Sports in the real world: Coaches not to blame

Kyle Nodarse

Let me start by openly admitting that I am a Chicago Bulls fan. I have been my entire life, and I have Michael Jordan to thank for that. I have stayed a Bulls fan through the few years they were terrible and the years that followed Jordan retiring again. I had high hopes for this season, as did every other Bulls fan, and so far I am beyond disappointed.
But my issue is not necessarily with their record or even necessarily with the Bulls themselves. There is something I just don’t understand about the world of professional sports. Why is it when a team of highly paid players begins their season as terribly as the Bulls did this year, 7-13, that the coach gets fired?Scott Skiles led the Bulls to three straight 40-plus win seasons, led them to three straight playoff appearances, and has twice been named coach of the month. Yes, the Bulls started the season slow. But is that really his fault? He had the same group of guys in Ben Gordon, Loul Deng and Kirk Hinrich last year and started off the same way. He ended up with 49 wins last year.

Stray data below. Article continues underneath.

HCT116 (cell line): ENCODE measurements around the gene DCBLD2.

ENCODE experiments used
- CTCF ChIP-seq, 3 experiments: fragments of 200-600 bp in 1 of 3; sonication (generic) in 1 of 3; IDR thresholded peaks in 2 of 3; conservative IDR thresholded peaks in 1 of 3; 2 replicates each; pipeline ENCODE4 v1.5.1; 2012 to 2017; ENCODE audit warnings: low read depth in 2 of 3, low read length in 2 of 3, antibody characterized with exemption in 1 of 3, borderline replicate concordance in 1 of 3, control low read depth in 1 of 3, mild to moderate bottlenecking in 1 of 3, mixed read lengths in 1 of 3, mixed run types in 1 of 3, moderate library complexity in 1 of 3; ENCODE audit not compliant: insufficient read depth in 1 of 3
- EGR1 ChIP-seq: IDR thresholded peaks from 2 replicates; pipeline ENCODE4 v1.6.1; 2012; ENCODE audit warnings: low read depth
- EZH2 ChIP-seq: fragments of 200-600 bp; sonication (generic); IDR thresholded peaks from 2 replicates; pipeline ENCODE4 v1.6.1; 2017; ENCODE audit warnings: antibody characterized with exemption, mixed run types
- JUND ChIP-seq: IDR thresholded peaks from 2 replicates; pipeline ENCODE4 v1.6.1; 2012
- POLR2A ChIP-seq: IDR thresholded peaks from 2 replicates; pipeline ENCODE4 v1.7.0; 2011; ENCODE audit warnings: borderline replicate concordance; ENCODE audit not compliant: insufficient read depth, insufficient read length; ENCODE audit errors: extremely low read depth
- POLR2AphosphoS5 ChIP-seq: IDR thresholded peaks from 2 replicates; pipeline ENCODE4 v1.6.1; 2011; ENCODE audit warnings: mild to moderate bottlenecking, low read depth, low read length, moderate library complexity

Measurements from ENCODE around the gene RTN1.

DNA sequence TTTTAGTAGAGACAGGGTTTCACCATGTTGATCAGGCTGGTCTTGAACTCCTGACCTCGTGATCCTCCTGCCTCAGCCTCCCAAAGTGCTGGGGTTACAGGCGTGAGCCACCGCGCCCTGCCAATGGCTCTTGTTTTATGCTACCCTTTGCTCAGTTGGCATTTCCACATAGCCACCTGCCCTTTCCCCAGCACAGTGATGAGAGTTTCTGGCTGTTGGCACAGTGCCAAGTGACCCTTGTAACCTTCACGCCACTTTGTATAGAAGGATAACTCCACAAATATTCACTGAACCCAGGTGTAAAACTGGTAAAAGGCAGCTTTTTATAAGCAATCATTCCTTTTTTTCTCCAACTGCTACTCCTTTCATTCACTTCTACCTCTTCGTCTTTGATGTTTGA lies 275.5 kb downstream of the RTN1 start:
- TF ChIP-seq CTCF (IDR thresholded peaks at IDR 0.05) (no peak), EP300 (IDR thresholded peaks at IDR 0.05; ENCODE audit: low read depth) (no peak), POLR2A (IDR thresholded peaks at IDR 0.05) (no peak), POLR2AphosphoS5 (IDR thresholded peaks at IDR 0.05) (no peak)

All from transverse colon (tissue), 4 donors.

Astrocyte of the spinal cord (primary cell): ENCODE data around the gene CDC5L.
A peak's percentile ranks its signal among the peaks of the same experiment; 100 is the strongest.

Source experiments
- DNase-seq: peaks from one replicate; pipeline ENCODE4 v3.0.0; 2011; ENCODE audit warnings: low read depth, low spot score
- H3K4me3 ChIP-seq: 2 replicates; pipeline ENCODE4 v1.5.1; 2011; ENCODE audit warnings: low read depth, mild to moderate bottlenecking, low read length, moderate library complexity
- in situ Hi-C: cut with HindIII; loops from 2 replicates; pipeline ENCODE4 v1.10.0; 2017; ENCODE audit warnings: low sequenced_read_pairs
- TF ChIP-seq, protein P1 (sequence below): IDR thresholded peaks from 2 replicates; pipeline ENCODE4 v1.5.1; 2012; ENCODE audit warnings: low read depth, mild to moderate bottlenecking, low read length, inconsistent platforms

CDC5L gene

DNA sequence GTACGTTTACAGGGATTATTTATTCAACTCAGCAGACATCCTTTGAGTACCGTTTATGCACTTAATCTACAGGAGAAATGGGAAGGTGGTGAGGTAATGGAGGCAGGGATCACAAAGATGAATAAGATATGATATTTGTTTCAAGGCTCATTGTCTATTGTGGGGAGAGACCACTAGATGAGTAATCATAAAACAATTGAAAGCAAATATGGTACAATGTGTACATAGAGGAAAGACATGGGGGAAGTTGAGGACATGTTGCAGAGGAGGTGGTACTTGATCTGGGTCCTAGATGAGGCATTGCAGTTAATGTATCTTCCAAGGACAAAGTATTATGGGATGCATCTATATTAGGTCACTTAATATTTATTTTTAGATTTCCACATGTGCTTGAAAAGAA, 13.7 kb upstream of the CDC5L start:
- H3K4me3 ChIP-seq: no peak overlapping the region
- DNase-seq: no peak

Is it his fault that management didn’t pull the trigger on a trade that would have brought arguably the best player in the game today to his team? No, it is not. Is it his fault that the style of basketball he coached worked so well when his starting point guard did his job and failed miserably when Hinrich couldn’t hit the basket to save his starting job? Not at all.

The point is that team management of the Bulls and many other owners in all of the professional sports (see George Steinbrenner of the New York Yankees and Al Davis who owns the Oakland Raiders), are so quick to blame the coach for the results of a team that the coach did not put together.

Skiles is not to blame for the team’s inconsistency. It is not his fault that the management left a team intact that has matured together over the years but all of a sudden forgot how to play inspired team basketball.

In all professional sports, owners and team managers refuse to blame themselves for the team they have paid for. Instead they fire coaches who have done their job. Scott Skiles was given a young, inexperienced group of kids three years ago and has taken them to the playoffs each of those years. If he has one off season, does he deserve to be fired? I don’t believe so.

Maybe owners and managers should take responsibility for their own actions instead of deflecting blame onto the coaches.